Dungeons and Dragons for a more explosive ADHD generation.
Dungeons & Dragons was never "cool". I write this with slight trepidation knowing the denizens of the Internet can be a somewhat sensitive bunch, but the quotation marks are important: perspective is key.
A Hyperion employee has been captured, it will take time to violently extract the information they captured him for. In the interim, our brave heroes have some time to kill. It's with a palpable reluctance that they agree to Tiny Tina's demand that they play the Borderverse's version of D&D aptly entitled 'Bunkers & Badasses'. Ok, so, perhaps it's more the concern that the game master is an explosives obsessed hyperactive psycho-child, rather than the fact that D&D isn't as quite as cool as blowing enemies up and looting their still spraying corpses, but the reluctance is noticed regardless.
However, it turns out that B&B is just as much fun as blowing enemies up and looting their still spraying corpses. In fact, it's the exact same thing!
Tiny Tina's Assault on Dragon Keep (or 'TTAoDK' for short) is very much a typical set of Borderlands 2 missions and sub-quests, but with a fantasy skin. This isn't to say the familiarity is a negative. When BL2 got it right, it got it hilariously and wildly right, and for the most part this DLC gets it.
The various landscapes are painted like a cell-shaded version of Skyrim. Crumbling castles, dank dungeons, towering mountainside, fiery mines, all the usual fantasy staples are recreated in Borderlands fashion, and each feels passionately inspired and colourfully realised. Chest and breakable urns are designed in keeping with the style, and New-U Stations quip about “healers looking for groups” as you respawn from a hapless encounter.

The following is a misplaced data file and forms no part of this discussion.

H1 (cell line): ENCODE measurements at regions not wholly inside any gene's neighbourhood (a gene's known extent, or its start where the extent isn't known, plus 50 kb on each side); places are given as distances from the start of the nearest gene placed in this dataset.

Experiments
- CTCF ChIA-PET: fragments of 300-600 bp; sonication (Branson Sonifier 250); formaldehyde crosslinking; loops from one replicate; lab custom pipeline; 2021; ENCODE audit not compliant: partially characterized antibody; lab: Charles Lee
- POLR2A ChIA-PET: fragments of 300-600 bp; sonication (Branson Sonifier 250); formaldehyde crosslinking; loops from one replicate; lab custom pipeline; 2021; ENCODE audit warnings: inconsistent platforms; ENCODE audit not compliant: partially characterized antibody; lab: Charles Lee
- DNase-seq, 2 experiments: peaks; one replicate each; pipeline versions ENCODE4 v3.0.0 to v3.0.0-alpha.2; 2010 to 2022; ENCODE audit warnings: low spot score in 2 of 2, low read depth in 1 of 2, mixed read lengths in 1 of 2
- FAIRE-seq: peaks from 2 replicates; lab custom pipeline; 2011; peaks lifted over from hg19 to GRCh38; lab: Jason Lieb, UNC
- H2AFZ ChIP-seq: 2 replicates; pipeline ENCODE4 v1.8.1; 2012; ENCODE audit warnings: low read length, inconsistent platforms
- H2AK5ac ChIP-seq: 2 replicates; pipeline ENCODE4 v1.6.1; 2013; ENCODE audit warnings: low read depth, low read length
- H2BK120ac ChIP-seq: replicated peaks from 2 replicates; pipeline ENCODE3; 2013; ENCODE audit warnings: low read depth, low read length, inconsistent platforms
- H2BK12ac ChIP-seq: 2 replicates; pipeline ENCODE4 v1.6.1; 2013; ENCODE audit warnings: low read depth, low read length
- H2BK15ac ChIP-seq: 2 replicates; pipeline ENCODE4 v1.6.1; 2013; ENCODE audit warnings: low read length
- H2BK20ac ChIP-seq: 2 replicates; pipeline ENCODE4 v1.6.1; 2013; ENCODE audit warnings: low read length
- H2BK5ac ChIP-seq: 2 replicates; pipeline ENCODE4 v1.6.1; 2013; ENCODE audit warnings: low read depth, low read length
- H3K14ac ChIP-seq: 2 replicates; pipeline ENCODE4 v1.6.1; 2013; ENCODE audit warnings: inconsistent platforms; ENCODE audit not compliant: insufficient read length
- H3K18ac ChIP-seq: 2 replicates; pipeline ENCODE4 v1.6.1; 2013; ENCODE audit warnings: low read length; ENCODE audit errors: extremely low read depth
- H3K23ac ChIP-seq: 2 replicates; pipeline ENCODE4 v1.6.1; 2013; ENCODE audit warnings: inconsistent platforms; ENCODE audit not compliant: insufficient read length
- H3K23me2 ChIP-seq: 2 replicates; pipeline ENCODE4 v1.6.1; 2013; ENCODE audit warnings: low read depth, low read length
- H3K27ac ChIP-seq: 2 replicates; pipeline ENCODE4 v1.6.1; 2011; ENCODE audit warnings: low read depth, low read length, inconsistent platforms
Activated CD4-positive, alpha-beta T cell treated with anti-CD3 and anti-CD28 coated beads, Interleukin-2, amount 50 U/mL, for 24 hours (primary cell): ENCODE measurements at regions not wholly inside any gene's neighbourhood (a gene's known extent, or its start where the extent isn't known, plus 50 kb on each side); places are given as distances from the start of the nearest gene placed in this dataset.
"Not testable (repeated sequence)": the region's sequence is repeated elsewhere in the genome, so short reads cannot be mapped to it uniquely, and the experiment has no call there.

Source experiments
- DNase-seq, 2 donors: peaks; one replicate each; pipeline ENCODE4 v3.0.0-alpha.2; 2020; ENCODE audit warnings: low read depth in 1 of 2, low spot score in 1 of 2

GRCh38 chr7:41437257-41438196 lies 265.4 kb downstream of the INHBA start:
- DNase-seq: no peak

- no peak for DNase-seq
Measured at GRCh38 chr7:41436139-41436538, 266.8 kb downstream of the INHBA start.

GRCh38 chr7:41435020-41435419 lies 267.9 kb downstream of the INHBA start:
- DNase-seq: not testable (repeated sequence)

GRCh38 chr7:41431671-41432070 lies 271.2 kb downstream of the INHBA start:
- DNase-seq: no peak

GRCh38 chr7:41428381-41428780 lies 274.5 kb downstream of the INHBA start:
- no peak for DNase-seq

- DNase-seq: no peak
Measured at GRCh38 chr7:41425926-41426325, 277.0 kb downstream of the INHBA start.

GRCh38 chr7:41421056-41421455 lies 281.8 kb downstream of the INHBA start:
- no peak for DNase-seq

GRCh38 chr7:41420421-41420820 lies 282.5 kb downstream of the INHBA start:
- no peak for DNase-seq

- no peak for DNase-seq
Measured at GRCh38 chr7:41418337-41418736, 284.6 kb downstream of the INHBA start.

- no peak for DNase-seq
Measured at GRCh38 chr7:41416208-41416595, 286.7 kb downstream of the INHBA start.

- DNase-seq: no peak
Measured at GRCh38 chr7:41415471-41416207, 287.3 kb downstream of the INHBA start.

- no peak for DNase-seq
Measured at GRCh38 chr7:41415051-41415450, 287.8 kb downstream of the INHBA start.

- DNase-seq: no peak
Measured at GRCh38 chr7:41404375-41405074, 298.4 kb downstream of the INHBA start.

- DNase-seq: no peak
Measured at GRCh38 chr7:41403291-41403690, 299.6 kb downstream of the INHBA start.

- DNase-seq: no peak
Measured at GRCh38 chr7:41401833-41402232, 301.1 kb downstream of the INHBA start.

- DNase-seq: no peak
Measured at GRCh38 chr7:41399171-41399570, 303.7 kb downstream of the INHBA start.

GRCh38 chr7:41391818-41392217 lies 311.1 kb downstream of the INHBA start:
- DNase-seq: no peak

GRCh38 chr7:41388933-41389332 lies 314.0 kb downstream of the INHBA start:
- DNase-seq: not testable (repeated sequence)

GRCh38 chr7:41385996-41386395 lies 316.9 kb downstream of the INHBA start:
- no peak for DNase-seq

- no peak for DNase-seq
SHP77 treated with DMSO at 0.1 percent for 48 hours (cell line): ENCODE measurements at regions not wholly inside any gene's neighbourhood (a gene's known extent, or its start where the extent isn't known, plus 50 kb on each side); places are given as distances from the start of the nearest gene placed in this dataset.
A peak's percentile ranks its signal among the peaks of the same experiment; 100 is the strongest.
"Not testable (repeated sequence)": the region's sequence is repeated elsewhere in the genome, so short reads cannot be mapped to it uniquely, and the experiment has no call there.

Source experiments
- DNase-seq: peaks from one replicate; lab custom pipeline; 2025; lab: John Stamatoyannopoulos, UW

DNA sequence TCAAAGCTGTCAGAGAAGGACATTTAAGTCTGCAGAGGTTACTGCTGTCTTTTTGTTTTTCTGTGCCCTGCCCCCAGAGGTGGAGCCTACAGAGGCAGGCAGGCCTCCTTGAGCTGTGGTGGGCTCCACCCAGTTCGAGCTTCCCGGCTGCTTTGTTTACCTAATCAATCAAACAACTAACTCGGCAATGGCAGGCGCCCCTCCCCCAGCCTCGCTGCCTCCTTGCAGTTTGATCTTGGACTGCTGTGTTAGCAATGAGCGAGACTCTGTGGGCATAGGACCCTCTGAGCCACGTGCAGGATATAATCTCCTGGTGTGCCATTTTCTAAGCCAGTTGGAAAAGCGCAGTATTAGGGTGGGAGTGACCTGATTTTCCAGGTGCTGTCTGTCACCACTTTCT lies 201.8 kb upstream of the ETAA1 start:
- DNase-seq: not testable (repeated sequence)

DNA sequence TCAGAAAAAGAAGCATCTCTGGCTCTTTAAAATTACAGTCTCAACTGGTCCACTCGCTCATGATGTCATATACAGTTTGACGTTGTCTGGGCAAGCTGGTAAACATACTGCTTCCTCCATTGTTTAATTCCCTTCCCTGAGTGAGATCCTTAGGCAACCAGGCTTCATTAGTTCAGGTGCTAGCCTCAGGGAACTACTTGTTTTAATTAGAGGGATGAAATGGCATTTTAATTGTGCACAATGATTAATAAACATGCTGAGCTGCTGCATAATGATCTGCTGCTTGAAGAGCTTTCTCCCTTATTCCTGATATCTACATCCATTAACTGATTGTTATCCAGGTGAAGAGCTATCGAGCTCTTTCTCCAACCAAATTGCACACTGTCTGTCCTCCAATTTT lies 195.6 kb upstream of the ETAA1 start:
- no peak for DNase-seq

Enemy types have been replaced with fantasy creature counterparts, or just designed from the ground up for this new universe. Skeleton archers, undead warlocks, giant dragons, orcs, and lumbering tree-beasts, all populate this new take on familiar environments and breathe a little bit of Tolkien style wonder into proceedings. Little touches, like skeletal warriors with glowing swords in their backs that need removing to keep them dead, give combat a slightly fresher feel.
Well known NPCs have also been given the fantasy makeover. And while most simply perform the same roles they do in the vanilla experience but with a different skin, some are well realised alternative counterparts that feel alive in this universe. Claptrap, for instance, plays an inept and neurotic wizard with insatiable glee, and while the actual meat and grind of his side-quests involve the standard kill, fetch, loot, and collect that we're used used to, his vocal cues and interactions are entertaining and push his sections forward at a fun pace.
However, other previously well-delivered characters seem a little hollow here. The Handsome Sorcerer played (SPOILER ALERT) by BL2's Handsome Jack, feels a little hollow in comparison. He's underused, and as an antagonist seems lacking in motivation and presence. And while this adventure really isn't about that (it's much more about the delusions of a sad and frightened child - it actually gets a little emotionally heavy at the end), there never really feels like any kind of motivationally dangerous threat. It's very much a series of cool (yes, I admit it, D&D style is killer!) and amusing alternative takes on well known characters and battle sequences instead of an intensely narratively driven chapter.